PMCID: PMC3211971  PMID: 22101818
hemoglobin; oxygen affinity; sickle-cell disease; polymerization; T state; R2 state
4.  Crystallographic Trapping of Heme Loss Intermediates During the Nitrite-Induced Degradation of Human Hemoglobin 
Biochemistry  2011;50(39):8323-8332.
Heme is an important cofactor in a large number of essential proteins and is often involved in small molecule binding and activation. Heme loss from proteins thus negatively affects the function of these proteins, but is also an important component of iron recycling. The characterization of intermediates that form during the loss of heme from proteins has been problematic due, in a large part, to the instability of such intermediates. We have characterized, by X-ray crystallography, three compounds that form during the nitrite-induced degradation of human α2β2 hemoglobin (Hb). The first is an unprecedented complex that exhibits a large β heme displacement of 4.8 Å towards the protein exterior; the heme displacement is stabilized by the binding of the distal His residue to the heme Fe, which in turn allows for the unusual binding of an exogenous ligand at the proximal face of the heme. We have also structurally characterized complexes that display regiospecific nitration of the heme at the 2-vinyl position; we show that heme nitration is not a prerequisite for heme loss. Our results provide structural insight into a possible pathway for nitrite-induced heme loss from human Hb.
PMCID: PMC3209482  PMID: 21863786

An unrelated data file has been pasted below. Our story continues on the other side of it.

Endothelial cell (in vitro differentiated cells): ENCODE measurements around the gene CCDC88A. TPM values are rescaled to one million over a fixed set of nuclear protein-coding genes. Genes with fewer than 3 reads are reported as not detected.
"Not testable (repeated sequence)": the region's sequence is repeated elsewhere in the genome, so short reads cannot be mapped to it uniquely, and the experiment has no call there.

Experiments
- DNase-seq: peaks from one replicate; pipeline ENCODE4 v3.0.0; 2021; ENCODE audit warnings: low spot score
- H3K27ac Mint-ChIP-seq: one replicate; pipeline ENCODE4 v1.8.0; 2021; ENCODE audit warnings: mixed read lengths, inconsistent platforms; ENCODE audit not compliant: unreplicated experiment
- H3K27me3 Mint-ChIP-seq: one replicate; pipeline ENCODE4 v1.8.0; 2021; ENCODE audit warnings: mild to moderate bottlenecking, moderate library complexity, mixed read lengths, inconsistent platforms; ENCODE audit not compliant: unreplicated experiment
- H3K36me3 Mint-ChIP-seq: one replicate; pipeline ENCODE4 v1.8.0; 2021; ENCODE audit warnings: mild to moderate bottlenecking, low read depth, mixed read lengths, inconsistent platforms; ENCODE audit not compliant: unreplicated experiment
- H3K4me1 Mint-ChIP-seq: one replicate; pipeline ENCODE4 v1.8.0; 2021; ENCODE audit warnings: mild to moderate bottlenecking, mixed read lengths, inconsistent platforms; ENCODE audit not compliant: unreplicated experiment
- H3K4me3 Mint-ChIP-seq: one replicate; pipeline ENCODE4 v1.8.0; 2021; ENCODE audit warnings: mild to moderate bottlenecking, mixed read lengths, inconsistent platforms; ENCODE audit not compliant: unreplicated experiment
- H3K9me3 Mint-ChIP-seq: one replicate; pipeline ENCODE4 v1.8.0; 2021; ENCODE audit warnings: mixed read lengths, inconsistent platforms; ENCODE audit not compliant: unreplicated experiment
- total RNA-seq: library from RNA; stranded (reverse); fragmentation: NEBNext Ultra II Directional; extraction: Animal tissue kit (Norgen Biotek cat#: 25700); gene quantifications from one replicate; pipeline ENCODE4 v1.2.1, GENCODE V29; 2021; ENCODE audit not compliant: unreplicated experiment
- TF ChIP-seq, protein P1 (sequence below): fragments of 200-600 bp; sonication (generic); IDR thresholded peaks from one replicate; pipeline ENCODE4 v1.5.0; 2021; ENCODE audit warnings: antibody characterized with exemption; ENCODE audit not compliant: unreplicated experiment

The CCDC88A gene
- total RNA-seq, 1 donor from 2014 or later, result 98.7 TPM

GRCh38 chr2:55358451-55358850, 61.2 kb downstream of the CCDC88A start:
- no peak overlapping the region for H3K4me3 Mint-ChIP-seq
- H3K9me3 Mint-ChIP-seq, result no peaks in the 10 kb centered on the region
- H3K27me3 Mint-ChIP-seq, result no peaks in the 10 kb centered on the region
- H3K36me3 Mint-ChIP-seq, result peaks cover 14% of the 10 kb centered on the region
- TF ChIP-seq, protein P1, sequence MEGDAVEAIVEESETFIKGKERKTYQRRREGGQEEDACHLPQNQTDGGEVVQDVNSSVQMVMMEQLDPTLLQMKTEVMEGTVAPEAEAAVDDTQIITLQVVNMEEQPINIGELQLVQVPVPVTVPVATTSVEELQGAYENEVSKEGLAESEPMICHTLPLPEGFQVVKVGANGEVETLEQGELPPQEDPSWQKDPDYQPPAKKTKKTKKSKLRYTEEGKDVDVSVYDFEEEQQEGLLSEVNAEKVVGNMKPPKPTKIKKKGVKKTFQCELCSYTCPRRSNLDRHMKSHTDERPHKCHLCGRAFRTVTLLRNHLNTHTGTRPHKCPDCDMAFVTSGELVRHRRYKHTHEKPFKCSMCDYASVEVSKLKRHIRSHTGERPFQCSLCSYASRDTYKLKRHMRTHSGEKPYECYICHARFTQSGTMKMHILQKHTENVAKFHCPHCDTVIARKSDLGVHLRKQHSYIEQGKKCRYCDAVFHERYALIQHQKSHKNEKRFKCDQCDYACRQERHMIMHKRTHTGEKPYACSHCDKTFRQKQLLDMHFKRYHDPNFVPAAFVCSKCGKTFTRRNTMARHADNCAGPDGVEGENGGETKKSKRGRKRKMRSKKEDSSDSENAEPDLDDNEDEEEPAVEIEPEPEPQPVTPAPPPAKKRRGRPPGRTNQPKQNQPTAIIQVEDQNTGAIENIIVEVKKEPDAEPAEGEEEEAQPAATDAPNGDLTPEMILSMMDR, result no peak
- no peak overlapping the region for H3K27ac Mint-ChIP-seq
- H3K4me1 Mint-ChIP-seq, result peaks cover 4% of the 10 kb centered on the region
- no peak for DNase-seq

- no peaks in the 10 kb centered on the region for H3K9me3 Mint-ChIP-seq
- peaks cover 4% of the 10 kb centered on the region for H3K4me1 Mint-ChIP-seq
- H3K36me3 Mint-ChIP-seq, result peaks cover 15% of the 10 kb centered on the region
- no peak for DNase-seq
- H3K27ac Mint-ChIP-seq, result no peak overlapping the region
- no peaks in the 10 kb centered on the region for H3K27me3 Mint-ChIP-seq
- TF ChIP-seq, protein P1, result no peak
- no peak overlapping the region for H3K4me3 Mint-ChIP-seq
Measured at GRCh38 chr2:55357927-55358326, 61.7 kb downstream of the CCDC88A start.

iron; heme; binding; heme loss; nitrogen oxides; blood; hemoglobin
5.  Crystal Structures of Human Pyridoxal Kinase in Complex with the Neurotoxins, Ginkgotoxin and Theophylline: Insights into Pyridoxal Kinase Inhibition 
PLoS ONE  2012;7(7):e40954.
Several drugs and natural compounds are known to be highly neurotoxic, triggering epileptic convulsions or seizures, and causing headaches, agitations, as well as other neuronal symptoms. The neurotoxic effects of some of these compounds, including theophylline and ginkgotoxin, have been traced to their inhibitory activity against human pyridoxal kinase (hPL kinase), resulting in deficiency of the active cofactor form of vitamin B6, pyridoxal 5′-phosphate (PLP). Pyridoxal (PL), an inactive form of vitamin B6 is converted to PLP by PL kinase. PLP is the B6 vitamer required as a cofactor for over 160 enzymatic activities essential in primary and secondary metabolism. We have performed structural and kinetic studies on hPL kinase with several potential inhibitors, including ginkgotoxin and theophylline. The structural studies show ginkgotoxin and theophylline bound at the substrate site, and are involved in similar protein interactions as the natural substrate, PL. Interestingly, the phosphorylated product of ginkgotoxin is also observed bound at the active site. This work provides insights into the molecular basis of hPL kinase inhibition and may provide a working hypothesis to quickly screen or identify neurotoxic drugs as potential hPL kinase inhibitors. Such adverse effects may be prevented by administration of an appropriate form of vitamin B6, or provide clues of how to modify these drugs to help reduce their hPL kinase inhibitory effects.